The Separation of Status

It was easy enough to get a message to Thatty, and one of our class assistants was kind enough to leave the back door open for me when he locks up for curfew. Granted, I promised him a kiss on the cheek from Iliana, but I can deal with that later on. I don a dark blue cloak that ties with silver cord at the throat - one of Akantha's hand-me-downs, and hurry barefoot across the courtyard, weaving around buildings until I reach the altis walls and its locked doors. I walk the perimeter for a little bit until I find an ivy trellis, one that - from practice - I know how to climb up and over into the sacred zone.

He stands in the middle of the grounds in front of the altar, with curving stairs and a block of stone that has grown darker brown from years of sacrifice. There will be a cattle sacrifice  on my birthday - not for me, but for the summer solstice, which just happens to collide. My brother is as handsome as ever, wearing a plain tunic and leather sandals going up to his knees. His curls drip from a bath he must have left after receiving my message. I am tempted to call his name when I see him, but I realise I can't, and walk quietly towards him, the moments of approach spreading discomfort through the air. It's been years since I truly hugged him, the way we always would, where he'd spin me in his arms and dip me like we were dance partners and I became light-headed. Obligation had pushed us apart, and besides, if we were found meeting, an apprentice and a servant after curfew, Akantha would string me up by my hair on principle.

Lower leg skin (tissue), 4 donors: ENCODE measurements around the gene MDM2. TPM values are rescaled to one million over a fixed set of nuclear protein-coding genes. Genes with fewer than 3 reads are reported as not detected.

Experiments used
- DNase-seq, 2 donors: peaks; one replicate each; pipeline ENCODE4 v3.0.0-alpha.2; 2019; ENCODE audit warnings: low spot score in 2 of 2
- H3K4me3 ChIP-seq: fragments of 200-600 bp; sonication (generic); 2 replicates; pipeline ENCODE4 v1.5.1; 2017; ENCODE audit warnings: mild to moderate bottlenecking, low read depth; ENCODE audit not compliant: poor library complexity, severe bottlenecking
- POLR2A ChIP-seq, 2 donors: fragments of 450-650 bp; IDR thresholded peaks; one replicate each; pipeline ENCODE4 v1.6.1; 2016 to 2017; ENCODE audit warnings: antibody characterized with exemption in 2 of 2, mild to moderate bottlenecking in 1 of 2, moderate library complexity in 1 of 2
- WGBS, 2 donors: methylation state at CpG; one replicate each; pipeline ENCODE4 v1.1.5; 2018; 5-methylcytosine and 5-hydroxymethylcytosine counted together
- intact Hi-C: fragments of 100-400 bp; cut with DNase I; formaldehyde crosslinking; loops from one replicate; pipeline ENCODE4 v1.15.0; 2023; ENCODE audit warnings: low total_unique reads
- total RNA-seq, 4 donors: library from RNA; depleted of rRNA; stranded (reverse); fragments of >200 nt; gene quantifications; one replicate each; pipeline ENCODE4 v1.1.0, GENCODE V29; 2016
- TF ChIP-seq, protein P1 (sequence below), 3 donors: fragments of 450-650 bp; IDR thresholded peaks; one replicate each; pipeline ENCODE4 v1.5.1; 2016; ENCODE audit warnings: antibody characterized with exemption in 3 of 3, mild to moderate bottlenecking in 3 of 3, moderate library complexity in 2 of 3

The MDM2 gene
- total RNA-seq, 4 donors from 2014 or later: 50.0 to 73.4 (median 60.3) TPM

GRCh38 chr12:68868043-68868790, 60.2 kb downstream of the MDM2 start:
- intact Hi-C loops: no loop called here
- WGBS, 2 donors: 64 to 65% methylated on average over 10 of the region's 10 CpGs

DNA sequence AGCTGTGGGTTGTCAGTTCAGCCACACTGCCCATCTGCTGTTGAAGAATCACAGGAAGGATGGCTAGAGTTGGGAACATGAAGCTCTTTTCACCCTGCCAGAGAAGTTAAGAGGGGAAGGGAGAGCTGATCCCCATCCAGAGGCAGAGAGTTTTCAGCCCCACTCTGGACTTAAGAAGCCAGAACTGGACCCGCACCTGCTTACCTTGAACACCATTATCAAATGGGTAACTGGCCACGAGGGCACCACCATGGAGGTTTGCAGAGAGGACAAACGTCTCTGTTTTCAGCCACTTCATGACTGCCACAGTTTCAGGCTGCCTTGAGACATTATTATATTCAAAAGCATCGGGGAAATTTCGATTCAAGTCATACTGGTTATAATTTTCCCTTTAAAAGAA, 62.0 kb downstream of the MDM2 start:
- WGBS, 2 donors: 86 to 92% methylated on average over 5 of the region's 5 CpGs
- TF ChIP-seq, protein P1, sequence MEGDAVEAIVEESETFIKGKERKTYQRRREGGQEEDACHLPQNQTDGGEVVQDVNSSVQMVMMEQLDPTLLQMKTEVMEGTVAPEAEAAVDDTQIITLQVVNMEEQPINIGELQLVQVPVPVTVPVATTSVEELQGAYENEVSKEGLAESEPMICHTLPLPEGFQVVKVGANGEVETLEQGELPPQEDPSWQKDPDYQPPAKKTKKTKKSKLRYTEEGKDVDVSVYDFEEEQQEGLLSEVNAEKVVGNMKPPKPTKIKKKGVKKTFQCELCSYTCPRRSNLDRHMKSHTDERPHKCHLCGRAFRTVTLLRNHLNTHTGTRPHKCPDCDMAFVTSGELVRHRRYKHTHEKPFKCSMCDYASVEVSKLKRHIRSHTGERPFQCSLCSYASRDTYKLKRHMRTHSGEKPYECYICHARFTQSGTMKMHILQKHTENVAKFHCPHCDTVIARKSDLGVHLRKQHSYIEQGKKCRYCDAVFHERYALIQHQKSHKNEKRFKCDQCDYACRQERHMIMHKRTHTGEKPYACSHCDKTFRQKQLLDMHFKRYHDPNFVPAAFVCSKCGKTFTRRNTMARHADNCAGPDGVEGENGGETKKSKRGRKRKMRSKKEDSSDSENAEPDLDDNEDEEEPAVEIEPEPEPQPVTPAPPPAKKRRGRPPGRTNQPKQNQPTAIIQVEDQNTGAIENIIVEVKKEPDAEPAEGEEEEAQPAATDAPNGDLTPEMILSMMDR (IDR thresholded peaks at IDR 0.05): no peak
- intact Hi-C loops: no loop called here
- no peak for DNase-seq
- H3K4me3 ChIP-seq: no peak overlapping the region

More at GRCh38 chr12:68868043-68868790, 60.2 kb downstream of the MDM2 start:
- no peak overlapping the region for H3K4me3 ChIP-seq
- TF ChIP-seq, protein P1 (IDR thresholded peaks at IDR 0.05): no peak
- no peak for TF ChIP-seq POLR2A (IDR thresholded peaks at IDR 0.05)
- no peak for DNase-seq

"You came," I say, unable to hide my joy. "I thought you wouldn't have time,"

"I expected you'd need me sooner or later, after what happened to Marissa."

"What happened to her", as if it's a tragic accident or a scandal.

He leans on the altar plinth, and I hoist myself up, my legs swinging childishly and reminding me of how older and bigger he is than me. He brings out a carefree side in me, the Netea that would run through market streets half-naked with neighbourhood boys, only for him to reprimand me and pull me back inside.

He couldn't protect me like that here, not as a temple attendant, and so I’ll never be able to justify in my mind why, after all these years away from his friends, estranging himself from our mother, being the lustful objects of governesses and sponsors, why he still smiles at me like it’s all been worth it.

The End

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